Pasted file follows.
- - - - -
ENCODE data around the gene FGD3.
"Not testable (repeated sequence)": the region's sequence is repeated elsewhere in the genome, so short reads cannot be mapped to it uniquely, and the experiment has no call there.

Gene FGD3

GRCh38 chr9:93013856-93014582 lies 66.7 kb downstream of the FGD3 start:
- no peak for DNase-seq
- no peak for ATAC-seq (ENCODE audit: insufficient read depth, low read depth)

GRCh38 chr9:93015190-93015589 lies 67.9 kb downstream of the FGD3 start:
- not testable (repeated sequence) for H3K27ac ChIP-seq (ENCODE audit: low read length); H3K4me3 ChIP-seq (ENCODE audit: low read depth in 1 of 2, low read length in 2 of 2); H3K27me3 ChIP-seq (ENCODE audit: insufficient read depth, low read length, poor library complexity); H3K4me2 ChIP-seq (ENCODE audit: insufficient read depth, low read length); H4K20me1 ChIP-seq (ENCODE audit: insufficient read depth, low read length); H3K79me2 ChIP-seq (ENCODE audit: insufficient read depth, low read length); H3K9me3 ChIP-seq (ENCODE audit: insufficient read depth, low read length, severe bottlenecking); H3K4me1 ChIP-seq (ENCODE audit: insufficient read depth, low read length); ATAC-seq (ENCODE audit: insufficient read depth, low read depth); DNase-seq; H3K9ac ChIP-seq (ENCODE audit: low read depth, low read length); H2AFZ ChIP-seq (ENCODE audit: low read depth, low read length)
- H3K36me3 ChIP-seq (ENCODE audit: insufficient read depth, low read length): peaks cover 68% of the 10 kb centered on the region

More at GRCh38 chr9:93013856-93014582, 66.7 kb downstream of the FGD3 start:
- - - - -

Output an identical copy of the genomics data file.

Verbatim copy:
ENCODE data around the gene FGD3.
"Not testable (repeated sequence)": the region's sequence is repeated elsewhere in the genome, so short reads cannot be mapped to it uniquely, and the experiment has no call there.

Gene FGD3

GRCh38 chr9:93013856-93014582 lies 66.7 kb downstream of the FGD3 start:
- no peak for DNase-seq
- no peak for ATAC-seq (ENCODE audit: insufficient read depth, low read depth)

GRCh38 chr9:93015190-93015589 lies 67.9 kb downstream of the FGD3 start:
- not testable (repeated sequence) for H3K27ac ChIP-seq (ENCODE audit: low read length); H3K4me3 ChIP-seq (ENCODE audit: low read depth in 1 of 2, low read length in 2 of 2); H3K27me3 ChIP-seq (ENCODE audit: insufficient read depth, low read length, poor library complexity); H3K4me2 ChIP-seq (ENCODE audit: insufficient read depth, low read length); H4K20me1 ChIP-seq (ENCODE audit: insufficient read depth, low read length); H3K79me2 ChIP-seq (ENCODE audit: insufficient read depth, low read length); H3K9me3 ChIP-seq (ENCODE audit: insufficient read depth, low read length, severe bottlenecking); H3K4me1 ChIP-seq (ENCODE audit: insufficient read depth, low read length); ATAC-seq (ENCODE audit: insufficient read depth, low read depth); DNase-seq; H3K9ac ChIP-seq (ENCODE audit: low read depth, low read length); H2AFZ ChIP-seq (ENCODE audit: low read depth, low read length)
- H3K36me3 ChIP-seq (ENCODE audit: insufficient read depth, low read length): peaks cover 68% of the 10 kb centered on the region

More at GRCh38 chr9:93013856-93014582, 66.7 kb downstream of the FGD3 start: